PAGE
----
Analysis of Plant Metabolic Profiles: Using reverse-phase ultra performance liquid chromatography (RP-UPLC) coupled to mass spectrometry (MS) we will detect a diverse mixture of secondary metabolites in the plant material used for resistance verification in Obj. 1. We have previously developed methods for extracting and analyzing ryegrass metabolic profiles using an RP-UPLC-MS approach. We will first identify a metabolic fingerprint associated with constitutive resistance then identify a metabolic fingerprint associated with pathogen induced resistance. All RP-UPLC-MS data will be processed and analyzed using GeneData Analyst® and RefinerMS® software available for a fee through the Minnesota Supercomputing Institute. A partial least squares regression model using the metabolic fingerprint data will be developed to explain resistance data from Obj. 1. Important metabolic features may be subject to further MS analysis techniques for compound ID.

    Evaluation Plan: We will determine the accuracy of our predictive model on a ryegrass population that has been previously characterized for crown rust resistance. Metabolic fingerprints will be analyzed via stated methods and a rust resistance will be predicted using our model. We will determine the correlation between the predicted and actual rust resistance rankings in the testing population as a test of our model accuracy.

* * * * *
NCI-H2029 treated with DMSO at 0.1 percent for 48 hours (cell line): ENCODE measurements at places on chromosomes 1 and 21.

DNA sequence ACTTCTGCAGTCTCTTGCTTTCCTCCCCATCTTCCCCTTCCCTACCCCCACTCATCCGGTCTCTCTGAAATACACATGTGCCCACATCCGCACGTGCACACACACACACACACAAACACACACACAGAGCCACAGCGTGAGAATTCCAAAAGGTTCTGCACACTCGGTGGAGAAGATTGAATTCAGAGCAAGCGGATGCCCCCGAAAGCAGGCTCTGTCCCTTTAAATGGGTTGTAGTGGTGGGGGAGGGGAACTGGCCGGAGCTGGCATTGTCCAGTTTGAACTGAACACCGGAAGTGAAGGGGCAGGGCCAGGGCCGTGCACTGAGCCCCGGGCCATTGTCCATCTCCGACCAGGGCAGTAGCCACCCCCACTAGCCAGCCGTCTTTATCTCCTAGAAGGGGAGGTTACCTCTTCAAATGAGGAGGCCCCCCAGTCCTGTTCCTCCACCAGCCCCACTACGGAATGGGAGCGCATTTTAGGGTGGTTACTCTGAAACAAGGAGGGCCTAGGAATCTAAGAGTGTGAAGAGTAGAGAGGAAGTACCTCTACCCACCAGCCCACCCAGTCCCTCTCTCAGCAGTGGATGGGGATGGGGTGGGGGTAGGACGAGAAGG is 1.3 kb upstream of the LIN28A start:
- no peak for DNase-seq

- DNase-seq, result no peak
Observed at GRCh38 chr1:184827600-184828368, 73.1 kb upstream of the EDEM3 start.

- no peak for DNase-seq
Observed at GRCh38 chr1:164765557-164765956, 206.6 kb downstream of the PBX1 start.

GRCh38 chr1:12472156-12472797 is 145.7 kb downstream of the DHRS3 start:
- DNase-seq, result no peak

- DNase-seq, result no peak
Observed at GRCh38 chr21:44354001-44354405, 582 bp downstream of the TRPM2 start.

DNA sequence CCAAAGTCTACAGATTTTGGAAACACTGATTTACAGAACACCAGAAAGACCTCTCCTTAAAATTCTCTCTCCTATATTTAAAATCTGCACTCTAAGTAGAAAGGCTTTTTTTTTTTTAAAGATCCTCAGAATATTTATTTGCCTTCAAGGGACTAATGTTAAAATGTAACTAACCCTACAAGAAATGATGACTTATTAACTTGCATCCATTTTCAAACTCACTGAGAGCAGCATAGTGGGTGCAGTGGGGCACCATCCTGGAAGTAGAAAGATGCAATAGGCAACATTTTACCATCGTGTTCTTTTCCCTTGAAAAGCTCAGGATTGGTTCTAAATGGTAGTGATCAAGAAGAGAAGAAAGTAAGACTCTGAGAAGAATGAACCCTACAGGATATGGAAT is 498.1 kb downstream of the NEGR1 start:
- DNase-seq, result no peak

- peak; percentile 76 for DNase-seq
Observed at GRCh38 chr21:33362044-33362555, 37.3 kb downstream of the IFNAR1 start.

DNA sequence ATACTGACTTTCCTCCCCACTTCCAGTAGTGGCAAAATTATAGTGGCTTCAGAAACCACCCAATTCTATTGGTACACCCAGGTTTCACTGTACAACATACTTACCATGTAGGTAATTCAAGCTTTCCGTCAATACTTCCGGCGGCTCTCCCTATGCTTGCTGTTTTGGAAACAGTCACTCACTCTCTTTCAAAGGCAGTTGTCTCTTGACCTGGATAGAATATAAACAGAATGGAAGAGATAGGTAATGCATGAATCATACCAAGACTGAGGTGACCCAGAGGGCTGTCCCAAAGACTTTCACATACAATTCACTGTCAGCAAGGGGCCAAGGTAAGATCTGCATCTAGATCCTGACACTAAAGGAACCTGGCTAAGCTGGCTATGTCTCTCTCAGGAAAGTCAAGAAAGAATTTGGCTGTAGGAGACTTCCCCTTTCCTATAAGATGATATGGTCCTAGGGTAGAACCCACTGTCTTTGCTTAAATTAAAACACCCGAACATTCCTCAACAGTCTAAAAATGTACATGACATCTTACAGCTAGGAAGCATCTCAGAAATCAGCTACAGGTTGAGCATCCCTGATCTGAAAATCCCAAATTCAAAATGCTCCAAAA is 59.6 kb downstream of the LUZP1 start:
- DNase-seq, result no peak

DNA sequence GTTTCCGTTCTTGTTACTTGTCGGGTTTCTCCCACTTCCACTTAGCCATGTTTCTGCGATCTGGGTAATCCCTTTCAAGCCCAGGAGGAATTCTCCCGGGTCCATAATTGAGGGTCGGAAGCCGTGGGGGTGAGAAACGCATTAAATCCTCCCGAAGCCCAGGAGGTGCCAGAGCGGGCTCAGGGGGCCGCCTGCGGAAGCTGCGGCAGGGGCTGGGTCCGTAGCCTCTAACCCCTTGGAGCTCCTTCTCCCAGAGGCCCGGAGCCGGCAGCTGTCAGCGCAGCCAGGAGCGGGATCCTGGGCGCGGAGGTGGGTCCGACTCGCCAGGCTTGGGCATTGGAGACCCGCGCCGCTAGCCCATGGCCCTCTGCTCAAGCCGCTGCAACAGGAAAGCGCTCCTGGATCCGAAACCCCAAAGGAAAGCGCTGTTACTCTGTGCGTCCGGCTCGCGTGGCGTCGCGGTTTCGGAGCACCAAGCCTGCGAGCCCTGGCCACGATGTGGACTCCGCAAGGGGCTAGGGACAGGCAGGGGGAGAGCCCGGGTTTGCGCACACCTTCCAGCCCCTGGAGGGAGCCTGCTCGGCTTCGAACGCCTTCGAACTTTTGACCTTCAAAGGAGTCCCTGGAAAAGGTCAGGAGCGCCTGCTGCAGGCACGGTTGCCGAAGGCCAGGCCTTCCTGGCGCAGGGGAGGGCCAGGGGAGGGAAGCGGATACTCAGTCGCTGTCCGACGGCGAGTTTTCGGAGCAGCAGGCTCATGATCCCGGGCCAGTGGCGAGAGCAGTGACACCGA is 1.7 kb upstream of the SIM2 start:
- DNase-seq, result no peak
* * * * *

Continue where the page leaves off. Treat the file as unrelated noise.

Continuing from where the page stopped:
Short-term outcomes:
    1) Thorough analysis and verification of rust resistance variability of important perennial ryegrass germplasm in our breeding program.
    2) First development of metabolomics-assisted selection techniques for high-throughput, accurate, and dependable crown rust resistance screening in a plant breeding program.